The federal court jury in the patent infringement lawsuit between Apple and Samsung has presented its verdict after deliberating for just 21 hours and 37 minutes following the three week trial. This particular case started with Apple's lawsuit last April and now the jury's decision is that Samsung did infringe on Apple's '381 bounceback patent with all 21 of its products in question. For the '915 patent on pinch-and-zoom, the jury ruled all but three of the devices listed infringed, and more damningly, found that Samsung executives either knew or should have known their products infringed on the listed patents. The jury has also found against Samsung when it comes to Apple's contours on the back of the iPhone and its home screen GUI. The Galaxy Tab, was found not to have infringed upon Apple's iPad design patents. The bad news for Samsung continued however, as the jury decided that not only did it willfully infringe on five of the seven Apple patents, but also upheld their validity when it came to utility, design and trade dress.
The amount of the damages against Samsung is in:
$1,051,855,000.00 (see below). That's less than half of the $2.5 billion it was seeking, but still more than enough to put an exclamation point on this victory for the team from Cupertino. The final number is $1,049,343,540, after the judge found an issue with how the jury applied damages for the Galaxy Tab 10.1 4G LTE and Intercept. The jury also ruled that Apple did not infringe upon Samsung's patents with the iPhone 3G and 3GS, and has awarded it zero dollars in damage. We'll have more information for you as it become available.
Update: Both companies have released statements on the matter, with Apple stating via the New York Times the ruling sends a loud and clear message that "stealing isn't right." Samsung has its own viewpoint calling this "a loss for the American consumer" that will lead to fewer choices, less innovation and high prices. You can see both in their entirety after the break.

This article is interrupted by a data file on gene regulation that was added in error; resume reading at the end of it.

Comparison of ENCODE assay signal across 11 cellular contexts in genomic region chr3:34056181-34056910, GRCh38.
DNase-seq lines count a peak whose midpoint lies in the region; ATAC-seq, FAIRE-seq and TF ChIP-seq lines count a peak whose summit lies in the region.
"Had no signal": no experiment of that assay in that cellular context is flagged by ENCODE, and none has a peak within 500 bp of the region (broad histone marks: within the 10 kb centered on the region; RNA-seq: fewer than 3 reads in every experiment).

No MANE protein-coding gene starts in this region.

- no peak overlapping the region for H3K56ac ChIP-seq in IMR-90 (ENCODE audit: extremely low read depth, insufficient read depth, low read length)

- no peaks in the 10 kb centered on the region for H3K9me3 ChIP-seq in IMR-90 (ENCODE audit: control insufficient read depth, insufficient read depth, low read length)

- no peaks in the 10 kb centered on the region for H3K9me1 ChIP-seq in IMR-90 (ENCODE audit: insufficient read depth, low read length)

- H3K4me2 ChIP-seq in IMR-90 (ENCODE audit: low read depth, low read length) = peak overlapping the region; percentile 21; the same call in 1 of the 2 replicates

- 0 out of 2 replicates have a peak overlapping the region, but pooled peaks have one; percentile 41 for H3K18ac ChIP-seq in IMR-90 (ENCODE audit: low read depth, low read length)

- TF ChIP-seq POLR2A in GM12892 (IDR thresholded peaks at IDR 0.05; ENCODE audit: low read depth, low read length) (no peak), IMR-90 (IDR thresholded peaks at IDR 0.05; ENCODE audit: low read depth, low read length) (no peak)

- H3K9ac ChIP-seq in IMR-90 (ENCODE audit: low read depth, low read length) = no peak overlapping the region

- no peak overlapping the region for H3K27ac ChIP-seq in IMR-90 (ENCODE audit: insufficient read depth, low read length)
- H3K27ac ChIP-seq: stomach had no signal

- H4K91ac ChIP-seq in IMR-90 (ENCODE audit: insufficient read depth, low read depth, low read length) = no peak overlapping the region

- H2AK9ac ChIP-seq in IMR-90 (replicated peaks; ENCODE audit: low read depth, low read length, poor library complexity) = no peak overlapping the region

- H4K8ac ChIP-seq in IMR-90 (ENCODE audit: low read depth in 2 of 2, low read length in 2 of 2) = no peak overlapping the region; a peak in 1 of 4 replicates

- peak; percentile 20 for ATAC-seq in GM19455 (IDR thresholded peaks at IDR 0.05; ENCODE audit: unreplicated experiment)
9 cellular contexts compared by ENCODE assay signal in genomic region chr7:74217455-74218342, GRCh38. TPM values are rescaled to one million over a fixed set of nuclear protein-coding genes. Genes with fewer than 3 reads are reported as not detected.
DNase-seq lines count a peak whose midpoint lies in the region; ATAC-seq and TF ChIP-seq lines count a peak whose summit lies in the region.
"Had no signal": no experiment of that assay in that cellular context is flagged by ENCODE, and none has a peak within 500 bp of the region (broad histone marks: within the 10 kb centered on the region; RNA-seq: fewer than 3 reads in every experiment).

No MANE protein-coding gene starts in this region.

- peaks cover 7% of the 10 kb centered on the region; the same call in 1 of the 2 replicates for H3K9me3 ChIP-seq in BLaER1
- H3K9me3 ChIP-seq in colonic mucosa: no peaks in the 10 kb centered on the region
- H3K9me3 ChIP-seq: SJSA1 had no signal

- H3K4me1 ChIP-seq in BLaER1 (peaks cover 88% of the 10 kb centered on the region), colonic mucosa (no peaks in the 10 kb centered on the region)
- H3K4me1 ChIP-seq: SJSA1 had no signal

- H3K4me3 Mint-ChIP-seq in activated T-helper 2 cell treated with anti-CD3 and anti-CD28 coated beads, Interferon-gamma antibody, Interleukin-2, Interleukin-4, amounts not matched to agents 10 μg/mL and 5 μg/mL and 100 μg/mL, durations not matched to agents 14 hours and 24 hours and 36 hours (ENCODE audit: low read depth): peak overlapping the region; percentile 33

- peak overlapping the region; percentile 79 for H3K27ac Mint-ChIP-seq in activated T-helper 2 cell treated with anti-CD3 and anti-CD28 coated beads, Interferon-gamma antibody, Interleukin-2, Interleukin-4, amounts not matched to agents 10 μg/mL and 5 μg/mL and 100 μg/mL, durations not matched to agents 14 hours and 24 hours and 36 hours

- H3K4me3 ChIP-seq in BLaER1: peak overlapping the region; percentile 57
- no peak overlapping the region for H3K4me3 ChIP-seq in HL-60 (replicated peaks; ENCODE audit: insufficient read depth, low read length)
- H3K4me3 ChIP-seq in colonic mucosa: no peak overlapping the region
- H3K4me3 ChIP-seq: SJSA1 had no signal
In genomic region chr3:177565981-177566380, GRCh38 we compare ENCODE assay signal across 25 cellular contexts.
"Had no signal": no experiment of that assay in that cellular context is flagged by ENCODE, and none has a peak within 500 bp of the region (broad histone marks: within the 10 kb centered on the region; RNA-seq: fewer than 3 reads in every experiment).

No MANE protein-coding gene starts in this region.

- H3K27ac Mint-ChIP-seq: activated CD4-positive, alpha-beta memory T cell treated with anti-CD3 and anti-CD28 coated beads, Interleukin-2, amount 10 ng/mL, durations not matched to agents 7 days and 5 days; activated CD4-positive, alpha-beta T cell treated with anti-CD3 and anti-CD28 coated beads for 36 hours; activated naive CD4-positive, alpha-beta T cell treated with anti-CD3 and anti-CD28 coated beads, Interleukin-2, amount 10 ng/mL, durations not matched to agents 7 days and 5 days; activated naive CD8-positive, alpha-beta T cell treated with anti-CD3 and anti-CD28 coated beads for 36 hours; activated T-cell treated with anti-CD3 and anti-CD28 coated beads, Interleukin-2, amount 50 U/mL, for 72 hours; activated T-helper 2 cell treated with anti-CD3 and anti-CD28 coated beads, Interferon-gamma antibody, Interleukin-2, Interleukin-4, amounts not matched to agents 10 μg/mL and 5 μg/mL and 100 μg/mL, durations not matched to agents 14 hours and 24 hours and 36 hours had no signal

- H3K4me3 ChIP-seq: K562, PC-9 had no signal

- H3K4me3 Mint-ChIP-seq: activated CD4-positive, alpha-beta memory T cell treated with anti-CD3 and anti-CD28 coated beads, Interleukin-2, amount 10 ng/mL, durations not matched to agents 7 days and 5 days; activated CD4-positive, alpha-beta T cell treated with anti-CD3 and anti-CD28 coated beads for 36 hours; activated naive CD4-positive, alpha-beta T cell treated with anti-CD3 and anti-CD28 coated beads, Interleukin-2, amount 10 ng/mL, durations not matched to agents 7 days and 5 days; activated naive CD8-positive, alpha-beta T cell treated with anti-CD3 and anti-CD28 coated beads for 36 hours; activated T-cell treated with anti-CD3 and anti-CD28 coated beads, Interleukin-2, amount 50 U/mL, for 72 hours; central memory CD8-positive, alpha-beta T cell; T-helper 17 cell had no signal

We are grateful to the jury for their service and for investing the time to listen to our story and we were thrilled to be able to finally tell it. The mountain of evidence presented during the trail showed that Samsung's copying went far deeper than even we knew. The lawsuits between Apple and Samsung were about much more than patents or money. They were about values. At Apple, we value originality and innovation and pour our lives into making the best products on earth. We make these products to delight our customers, not for our competitors to flagrantly copy. We applaud the court for finding Samsung's behavior willful and for sending a loud and clear message that stealing isn't right.
Today's verdict should not be viewed as a win for Apple, but as a loss for the American consumer. It will lead to fewer choices, less innovation, and potentially higher prices. It is unfortunate that patent law can be manipulated to give one company a monopoly over rectangles with rounded corners, or technology that is being improved every day by Samsung and other companies. Consumers have the right to choices, and they know what they are buying when they purchase Samsung products. This is not the final word in this case or in battles being waged in courts and tribunals around the world, some of which have already rejected many of Apple's claims. Samsung will continue to innovate and offer choices for the consumer
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